Amid reports of a coin shortage striking retailers and other businesses nationwide, one bank chain is now offering rewards for those who bring in their spare change.
The maximum coin bonus a person can receive for their change is $500 and is not limited to bank customers.
While coin machines inside grocery stores, banks and big-box stores often charge a flat fee for counting your coins and paying you for them, a bank executive said Community State Bank wants people to know they will be paid a bonus for bringing in loose change.
“We are certainly encountering crazy times,” Assistant Vice President and Retail Operations Director Katie Stolp said in a statement.
“Our goal from this program is to provide local business owners with the funds and tools they need to run their business. Many other financial institutions charge up to 10% of the value for coin counting,” Stolp added.
“We’re not only waiving that charge, but paying community members to bring us their coin.”
The bank says the program is temporary and will end when “supply needs have been met.”
A reported coin shortage has seen some retailers asking customers to use their credit or debit cards.
NPR reported Walmart and CVS are among companies asking customers to use debit or credit cards, checks or to pay with exact change.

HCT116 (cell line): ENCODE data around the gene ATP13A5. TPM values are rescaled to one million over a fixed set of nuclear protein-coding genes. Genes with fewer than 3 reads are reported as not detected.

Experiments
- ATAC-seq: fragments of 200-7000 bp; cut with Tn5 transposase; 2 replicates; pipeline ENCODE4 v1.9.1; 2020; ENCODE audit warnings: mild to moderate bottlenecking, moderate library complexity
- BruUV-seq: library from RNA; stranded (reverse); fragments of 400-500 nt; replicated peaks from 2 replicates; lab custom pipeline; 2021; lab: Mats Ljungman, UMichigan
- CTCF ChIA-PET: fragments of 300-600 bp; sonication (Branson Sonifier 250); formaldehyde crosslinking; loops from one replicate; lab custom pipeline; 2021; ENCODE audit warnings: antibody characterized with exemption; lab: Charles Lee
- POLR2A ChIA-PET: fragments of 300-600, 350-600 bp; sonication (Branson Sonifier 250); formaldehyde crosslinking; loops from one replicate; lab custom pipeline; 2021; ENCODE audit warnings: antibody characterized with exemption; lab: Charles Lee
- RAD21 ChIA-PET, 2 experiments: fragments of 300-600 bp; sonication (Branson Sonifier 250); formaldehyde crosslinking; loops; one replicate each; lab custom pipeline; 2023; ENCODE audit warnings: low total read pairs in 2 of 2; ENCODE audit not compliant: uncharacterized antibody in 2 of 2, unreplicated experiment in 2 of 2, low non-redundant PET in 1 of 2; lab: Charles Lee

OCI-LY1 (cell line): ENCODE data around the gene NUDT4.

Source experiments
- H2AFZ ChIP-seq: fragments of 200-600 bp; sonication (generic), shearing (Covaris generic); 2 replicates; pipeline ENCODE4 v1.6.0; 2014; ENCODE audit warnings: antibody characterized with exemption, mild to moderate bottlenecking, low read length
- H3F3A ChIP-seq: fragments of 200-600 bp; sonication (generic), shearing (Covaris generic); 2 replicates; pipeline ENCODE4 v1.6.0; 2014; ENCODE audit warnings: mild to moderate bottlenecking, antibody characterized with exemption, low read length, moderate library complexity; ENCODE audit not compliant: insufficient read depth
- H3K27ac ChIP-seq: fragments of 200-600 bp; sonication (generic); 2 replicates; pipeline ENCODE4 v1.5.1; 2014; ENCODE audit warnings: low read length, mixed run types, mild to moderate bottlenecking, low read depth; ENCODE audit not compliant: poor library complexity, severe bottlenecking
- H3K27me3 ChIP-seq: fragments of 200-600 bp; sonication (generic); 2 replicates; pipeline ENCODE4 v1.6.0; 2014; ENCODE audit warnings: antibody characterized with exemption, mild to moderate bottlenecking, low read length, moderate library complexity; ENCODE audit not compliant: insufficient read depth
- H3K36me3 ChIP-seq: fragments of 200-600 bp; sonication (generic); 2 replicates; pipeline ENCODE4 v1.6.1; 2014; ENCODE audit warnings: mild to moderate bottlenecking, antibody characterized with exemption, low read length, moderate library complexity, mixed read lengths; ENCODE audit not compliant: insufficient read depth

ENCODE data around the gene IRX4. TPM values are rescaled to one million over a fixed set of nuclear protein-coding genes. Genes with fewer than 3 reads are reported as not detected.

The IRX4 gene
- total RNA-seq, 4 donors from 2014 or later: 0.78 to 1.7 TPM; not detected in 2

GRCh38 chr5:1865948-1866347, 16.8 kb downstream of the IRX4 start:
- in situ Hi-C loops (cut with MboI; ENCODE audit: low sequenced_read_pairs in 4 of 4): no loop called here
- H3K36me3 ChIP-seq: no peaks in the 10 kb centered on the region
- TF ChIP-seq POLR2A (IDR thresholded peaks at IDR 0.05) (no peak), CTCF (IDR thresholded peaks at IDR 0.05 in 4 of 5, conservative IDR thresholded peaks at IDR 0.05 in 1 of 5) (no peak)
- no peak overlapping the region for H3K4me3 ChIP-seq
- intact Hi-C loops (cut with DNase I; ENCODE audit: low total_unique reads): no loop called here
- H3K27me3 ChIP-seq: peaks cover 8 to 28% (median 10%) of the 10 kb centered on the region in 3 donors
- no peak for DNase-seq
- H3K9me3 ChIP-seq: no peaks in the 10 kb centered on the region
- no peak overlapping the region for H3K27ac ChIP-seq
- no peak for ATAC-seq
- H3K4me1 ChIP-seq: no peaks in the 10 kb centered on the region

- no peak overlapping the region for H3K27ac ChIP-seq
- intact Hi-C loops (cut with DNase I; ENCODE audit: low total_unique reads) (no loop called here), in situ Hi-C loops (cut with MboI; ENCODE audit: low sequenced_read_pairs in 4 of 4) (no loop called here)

“It has never happened before, it’s something new, and it’s interesting. … I really didn’t expect coin shortage to be something we have to deal with,” Buchanan said.
Calling all coin collectors, piggy bank professionals and car change connoisseurs! There’s a U.S. #coinshortage and we need your help! We’re looking to #stockthevault so we can help supply our #localbusinesses! Stop into one of our locations: https://t.co/808wvlg2GJ #banklocal pic.twitter.com/isJdpZWays
— Community State Bank (@CSBtweets) July 15, 2020
“Like most retailers, we’re experiencing the [effects] of the nationwide coin shortage,” a Walmart spokesperson told the outlet.
“We’re asking customers to pay with card or use correct change when possible if they need to pay with cash. Cash is welcome at all of our stores.”
Likewise, a representative for CVS said the company is “encouraging customers, if possible, to pay for their purchases using exact cash, credit/debit card or check.”
The reported coin shortage has led many people to speculate that the country might be headed toward an economy with no physical currency.
Despite speculation, though, the Federal Reserve says the coin shortage is temporary.
“With the partial closure of the economy, the flow of funds through the economy has stopped,” Powell said. “We are working with the Mint and the Reserve Banks and as the economy re-opens we are starting to see money move around again.”
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